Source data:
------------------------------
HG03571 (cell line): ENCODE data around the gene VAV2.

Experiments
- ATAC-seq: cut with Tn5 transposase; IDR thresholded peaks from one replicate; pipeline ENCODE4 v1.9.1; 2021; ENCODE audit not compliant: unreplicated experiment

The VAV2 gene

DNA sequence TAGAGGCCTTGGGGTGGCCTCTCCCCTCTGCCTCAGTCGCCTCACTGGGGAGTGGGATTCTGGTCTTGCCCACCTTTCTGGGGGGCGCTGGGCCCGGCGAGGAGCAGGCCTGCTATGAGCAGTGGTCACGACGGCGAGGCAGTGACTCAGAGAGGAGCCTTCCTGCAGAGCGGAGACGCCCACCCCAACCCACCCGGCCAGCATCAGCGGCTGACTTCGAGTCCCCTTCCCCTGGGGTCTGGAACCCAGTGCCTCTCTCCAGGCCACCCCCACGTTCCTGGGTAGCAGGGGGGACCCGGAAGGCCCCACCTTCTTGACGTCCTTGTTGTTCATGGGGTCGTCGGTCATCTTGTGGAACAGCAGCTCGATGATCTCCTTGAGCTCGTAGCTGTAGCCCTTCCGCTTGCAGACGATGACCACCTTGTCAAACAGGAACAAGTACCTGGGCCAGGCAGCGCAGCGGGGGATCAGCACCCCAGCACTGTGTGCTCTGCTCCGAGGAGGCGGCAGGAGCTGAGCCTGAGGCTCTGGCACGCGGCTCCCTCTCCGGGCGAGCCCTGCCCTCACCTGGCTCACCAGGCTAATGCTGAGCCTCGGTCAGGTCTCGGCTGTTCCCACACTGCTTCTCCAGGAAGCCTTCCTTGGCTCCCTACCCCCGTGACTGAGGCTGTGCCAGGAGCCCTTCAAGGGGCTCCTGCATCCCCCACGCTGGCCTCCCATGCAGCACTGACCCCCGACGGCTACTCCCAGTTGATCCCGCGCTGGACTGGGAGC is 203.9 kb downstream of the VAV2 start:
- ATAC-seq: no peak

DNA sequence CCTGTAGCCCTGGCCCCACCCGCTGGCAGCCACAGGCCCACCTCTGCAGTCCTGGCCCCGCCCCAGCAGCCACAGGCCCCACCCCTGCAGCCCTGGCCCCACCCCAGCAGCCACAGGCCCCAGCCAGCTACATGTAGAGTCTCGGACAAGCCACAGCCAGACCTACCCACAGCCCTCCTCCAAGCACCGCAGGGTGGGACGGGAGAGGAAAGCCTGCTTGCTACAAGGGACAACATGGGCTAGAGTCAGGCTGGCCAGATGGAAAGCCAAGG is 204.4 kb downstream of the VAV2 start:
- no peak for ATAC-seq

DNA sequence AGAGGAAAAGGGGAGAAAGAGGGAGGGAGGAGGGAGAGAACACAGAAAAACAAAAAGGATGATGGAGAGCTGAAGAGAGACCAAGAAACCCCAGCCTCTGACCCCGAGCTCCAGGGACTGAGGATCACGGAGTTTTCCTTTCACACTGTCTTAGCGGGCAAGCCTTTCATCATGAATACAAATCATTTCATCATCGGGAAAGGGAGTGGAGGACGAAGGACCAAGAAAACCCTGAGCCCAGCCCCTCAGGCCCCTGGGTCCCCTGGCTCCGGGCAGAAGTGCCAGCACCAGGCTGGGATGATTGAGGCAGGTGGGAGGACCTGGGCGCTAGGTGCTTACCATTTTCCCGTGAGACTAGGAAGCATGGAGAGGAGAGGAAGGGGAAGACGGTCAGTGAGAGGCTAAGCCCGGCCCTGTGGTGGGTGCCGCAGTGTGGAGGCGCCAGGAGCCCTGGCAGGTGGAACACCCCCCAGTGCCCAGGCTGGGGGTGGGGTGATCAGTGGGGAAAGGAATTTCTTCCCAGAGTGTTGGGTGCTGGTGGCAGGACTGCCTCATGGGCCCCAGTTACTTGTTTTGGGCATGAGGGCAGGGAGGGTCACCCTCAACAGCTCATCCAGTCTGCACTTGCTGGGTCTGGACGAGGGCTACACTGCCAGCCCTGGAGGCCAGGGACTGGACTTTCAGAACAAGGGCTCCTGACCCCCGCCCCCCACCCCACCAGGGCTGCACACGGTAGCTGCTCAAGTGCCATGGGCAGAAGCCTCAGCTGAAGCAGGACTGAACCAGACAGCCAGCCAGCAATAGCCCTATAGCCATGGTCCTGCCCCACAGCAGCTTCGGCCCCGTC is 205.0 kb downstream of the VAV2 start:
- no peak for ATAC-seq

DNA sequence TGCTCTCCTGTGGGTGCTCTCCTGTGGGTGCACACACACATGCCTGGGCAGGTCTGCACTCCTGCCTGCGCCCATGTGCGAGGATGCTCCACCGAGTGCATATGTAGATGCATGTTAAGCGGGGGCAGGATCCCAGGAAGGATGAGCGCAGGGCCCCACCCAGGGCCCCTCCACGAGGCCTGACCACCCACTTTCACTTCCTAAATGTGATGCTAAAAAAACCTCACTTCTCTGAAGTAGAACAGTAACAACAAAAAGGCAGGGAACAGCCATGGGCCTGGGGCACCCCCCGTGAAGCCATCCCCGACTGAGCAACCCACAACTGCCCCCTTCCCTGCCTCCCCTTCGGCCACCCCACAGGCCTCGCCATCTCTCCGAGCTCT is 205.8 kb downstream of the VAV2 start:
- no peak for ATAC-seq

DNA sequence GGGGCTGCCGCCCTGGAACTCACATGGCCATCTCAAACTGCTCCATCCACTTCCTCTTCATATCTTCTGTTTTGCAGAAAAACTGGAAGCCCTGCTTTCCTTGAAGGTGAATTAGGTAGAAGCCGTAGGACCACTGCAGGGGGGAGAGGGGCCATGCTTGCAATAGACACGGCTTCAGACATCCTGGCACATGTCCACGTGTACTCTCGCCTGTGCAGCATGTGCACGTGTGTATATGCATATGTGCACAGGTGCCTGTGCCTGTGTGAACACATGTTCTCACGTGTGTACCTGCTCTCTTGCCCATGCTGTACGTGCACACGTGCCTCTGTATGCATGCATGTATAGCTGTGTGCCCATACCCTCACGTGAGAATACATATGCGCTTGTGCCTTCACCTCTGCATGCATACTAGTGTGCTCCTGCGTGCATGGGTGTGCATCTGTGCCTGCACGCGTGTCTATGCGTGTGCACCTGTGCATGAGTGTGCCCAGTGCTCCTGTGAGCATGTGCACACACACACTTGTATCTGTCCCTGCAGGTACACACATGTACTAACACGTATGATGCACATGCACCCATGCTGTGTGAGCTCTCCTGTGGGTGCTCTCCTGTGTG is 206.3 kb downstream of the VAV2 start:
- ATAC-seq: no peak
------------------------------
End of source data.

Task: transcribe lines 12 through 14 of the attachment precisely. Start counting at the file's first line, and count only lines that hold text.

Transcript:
- no peak for ATAC-seq

DNA sequence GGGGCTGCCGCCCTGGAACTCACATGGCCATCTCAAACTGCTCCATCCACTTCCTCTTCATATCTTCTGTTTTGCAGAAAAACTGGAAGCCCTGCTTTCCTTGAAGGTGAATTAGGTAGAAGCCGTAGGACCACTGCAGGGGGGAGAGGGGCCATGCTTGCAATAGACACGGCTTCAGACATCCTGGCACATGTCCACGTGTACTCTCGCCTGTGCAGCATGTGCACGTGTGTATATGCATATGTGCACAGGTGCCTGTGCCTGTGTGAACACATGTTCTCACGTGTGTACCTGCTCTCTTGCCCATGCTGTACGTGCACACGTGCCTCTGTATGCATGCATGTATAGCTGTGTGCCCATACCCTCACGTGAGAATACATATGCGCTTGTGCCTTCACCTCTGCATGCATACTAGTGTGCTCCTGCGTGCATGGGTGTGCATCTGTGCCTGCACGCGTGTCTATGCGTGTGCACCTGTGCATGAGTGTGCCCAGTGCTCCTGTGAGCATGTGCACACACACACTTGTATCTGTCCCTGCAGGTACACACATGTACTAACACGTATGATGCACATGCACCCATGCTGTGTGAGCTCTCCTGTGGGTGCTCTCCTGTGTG is 206.3 kb downstream of the VAV2 start:
- ATAC-seq: no peak